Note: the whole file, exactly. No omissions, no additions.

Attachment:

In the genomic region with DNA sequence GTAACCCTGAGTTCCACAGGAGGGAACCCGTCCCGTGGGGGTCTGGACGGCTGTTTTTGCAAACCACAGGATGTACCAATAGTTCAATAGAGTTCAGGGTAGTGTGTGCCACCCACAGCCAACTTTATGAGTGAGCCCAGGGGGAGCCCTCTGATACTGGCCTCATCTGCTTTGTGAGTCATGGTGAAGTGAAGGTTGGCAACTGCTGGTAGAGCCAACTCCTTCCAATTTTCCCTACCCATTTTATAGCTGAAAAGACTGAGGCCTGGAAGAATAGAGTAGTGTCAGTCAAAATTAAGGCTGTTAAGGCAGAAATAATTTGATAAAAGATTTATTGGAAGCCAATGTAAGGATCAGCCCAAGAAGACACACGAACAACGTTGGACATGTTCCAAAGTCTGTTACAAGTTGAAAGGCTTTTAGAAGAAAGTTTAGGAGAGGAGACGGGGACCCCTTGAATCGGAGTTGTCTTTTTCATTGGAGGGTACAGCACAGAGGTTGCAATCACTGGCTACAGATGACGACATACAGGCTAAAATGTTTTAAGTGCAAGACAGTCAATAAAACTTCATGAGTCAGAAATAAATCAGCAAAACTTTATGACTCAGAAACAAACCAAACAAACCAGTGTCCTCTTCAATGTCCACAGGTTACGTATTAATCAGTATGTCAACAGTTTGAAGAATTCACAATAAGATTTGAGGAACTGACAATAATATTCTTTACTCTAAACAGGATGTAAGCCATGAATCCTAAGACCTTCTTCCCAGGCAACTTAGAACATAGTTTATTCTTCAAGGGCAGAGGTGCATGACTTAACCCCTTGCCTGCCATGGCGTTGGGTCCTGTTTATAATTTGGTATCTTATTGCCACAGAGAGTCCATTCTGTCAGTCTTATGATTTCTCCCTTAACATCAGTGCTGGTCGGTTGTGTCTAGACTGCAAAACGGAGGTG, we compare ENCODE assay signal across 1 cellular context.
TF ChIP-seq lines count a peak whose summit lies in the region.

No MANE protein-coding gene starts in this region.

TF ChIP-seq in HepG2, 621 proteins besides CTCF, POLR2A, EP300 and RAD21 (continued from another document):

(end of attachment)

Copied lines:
In the genomic region with DNA sequence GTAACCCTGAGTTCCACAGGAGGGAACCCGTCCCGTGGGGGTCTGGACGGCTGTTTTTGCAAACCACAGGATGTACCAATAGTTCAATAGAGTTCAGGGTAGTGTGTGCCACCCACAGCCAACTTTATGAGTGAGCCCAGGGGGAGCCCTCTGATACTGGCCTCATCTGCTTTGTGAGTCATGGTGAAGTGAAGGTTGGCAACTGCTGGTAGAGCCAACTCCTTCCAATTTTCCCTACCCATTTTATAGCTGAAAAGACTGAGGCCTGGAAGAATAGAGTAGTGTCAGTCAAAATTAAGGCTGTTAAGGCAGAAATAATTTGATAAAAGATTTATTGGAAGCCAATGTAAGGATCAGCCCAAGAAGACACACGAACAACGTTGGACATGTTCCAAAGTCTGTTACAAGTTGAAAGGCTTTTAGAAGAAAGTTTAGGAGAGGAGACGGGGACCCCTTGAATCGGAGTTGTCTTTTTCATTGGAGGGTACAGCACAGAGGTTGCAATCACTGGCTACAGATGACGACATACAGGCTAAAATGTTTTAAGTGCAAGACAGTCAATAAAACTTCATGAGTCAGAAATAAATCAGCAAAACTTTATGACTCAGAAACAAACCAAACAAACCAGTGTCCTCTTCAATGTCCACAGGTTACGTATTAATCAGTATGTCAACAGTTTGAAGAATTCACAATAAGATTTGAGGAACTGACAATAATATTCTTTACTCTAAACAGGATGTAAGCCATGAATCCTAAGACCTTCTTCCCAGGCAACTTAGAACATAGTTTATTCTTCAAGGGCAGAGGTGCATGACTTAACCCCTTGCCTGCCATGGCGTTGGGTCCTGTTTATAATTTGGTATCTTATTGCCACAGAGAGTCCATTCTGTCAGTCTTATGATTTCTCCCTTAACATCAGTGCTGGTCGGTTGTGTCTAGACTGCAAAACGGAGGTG, we compare ENCODE assay signal across 1 cellular context.
TF ChIP-seq lines count a peak whose summit lies in the region.

No MANE protein-coding gene starts in this region.

TF ChIP-seq in HepG2, 621 proteins besides CTCF, POLR2A, EP300 and RAD21 (continued from another document):